There was one notable exception - Sarah Palin weighed in, endorsing Doug Hoffman who she considered a more reliable conservative. Initially both parties reacted with disdain - 'There goes Palin again.' A funny thing happened since then - Hoffman is currently ahead of the Democrat by a slight margin and way ahead of Scozzafava. The race could still go to the Democrat but if it does the Republicans will have only themselves to blame (and I'm excluding Sarah Palin from this).
There is an important lesson here but I'm not sure that the Republicans echelon will heed it - conservatives can win, even in districts that went for Obama. For the past year conventional wisdom has held that the voters have turned against conservatives and that the Republicans' road back to power lies in recruiting moderates. At the same time there is a conservative movement that longs to see the Republicans run actual conservatives. This movement has embraced Sarah Palin and is scornful of the Republican leadership.
Recent polls show that the Republican strategy needs rethinking. People who self-identify as Republicans is down around 20% but people who identify themselves as conservatives is over 40%. This is nothing new. Conservatives have outnumbered Republicans for decades but the size of the split shows how dissatisfied conservatives are with Republicans. (Interestingly, the same polls show that there are usually more Democrats than liberals.)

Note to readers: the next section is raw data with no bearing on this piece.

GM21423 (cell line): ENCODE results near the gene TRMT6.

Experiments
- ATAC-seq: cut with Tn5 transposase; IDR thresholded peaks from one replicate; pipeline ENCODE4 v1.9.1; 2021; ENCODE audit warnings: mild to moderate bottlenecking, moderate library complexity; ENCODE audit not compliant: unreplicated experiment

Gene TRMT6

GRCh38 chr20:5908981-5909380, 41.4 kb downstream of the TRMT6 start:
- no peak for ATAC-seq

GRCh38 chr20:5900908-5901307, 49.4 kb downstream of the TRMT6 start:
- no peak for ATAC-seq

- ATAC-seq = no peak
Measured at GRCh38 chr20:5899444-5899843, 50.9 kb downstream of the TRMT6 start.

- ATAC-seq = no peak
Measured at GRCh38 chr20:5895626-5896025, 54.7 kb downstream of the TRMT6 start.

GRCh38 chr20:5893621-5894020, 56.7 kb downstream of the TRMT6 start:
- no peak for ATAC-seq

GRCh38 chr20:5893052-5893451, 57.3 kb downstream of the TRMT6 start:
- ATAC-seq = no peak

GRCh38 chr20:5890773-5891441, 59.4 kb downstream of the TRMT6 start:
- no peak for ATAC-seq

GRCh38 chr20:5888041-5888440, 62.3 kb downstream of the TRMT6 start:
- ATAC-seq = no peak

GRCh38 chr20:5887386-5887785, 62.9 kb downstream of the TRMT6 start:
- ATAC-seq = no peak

The number of conservatives was at a low point in 2008 and has increased greatly as people see what a liberal (or progressive) government is actually like.
It is hard to predict how a three-way race would go if it was only a two-way race. It is possible that Scozzafava and the Democrat are splitting the liberal and moderate vote allowing a minority of conservatives to determine the election. It is also possible that a district that only gave Obama a slight edge in 2008 has turned against the chosen one and would elect any one who does not have a "-D" after his name.
In the meantime, the Republicans are in the strange position of opposing a front-runner who would act as a Republican in Congress.
On the other side, high-ranking Democrat Van Hollen made an interesting analysis.
By rejecting that candidate for a non-Republican ... and picking somebody else, I think they send a signal that they're more interested in purist ideology than they are in problem solving,
I will not argue with that but I do wonder where Van Hollen stood when the Democrats tried to eject Joe Lieberman from the party in 2006 over ideological differences?